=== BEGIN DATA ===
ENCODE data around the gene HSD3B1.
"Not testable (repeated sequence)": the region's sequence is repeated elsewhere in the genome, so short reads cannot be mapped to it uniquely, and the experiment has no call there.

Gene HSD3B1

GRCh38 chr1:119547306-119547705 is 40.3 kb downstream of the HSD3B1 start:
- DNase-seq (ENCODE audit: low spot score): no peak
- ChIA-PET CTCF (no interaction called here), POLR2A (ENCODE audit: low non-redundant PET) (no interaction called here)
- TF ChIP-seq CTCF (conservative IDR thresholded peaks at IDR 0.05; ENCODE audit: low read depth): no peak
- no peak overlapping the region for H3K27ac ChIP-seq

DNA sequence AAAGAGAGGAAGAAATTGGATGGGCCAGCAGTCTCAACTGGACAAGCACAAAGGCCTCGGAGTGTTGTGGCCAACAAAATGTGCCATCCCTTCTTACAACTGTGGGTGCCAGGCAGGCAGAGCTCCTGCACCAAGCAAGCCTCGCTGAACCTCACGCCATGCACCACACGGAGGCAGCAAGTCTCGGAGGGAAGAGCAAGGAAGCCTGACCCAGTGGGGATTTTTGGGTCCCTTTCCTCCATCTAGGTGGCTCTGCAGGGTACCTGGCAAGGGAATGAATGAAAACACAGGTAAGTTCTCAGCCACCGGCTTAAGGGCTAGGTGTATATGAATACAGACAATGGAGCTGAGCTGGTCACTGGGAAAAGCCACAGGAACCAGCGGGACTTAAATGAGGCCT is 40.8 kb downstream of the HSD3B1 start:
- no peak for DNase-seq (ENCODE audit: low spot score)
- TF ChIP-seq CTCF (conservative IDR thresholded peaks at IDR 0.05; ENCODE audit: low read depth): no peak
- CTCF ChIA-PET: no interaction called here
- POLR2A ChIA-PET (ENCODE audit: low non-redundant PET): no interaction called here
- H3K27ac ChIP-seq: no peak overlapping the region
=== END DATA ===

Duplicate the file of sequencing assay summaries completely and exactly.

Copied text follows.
ENCODE data around the gene HSD3B1.
"Not testable (repeated sequence)": the region's sequence is repeated elsewhere in the genome, so short reads cannot be mapped to it uniquely, and the experiment has no call there.

Gene HSD3B1

GRCh38 chr1:119547306-119547705 is 40.3 kb downstream of the HSD3B1 start:
- DNase-seq (ENCODE audit: low spot score): no peak
- ChIA-PET CTCF (no interaction called here), POLR2A (ENCODE audit: low non-redundant PET) (no interaction called here)
- TF ChIP-seq CTCF (conservative IDR thresholded peaks at IDR 0.05; ENCODE audit: low read depth): no peak
- no peak overlapping the region for H3K27ac ChIP-seq

DNA sequence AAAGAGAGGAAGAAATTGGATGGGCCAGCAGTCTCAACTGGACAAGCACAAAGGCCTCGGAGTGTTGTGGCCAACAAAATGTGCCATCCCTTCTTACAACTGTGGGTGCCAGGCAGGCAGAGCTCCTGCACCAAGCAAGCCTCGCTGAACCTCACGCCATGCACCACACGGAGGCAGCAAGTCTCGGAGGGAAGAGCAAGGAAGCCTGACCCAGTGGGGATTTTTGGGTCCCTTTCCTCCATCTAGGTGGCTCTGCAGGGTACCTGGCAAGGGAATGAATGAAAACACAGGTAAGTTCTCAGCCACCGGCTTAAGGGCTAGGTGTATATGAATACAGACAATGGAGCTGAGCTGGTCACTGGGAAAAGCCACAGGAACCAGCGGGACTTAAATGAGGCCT is 40.8 kb downstream of the HSD3B1 start:
- no peak for DNase-seq (ENCODE audit: low spot score)
- TF ChIP-seq CTCF (conservative IDR thresholded peaks at IDR 0.05; ENCODE audit: low read depth): no peak
- CTCF ChIA-PET: no interaction called here
- POLR2A ChIA-PET (ENCODE audit: low non-redundant PET): no interaction called here
- H3K27ac ChIP-seq: no peak overlapping the region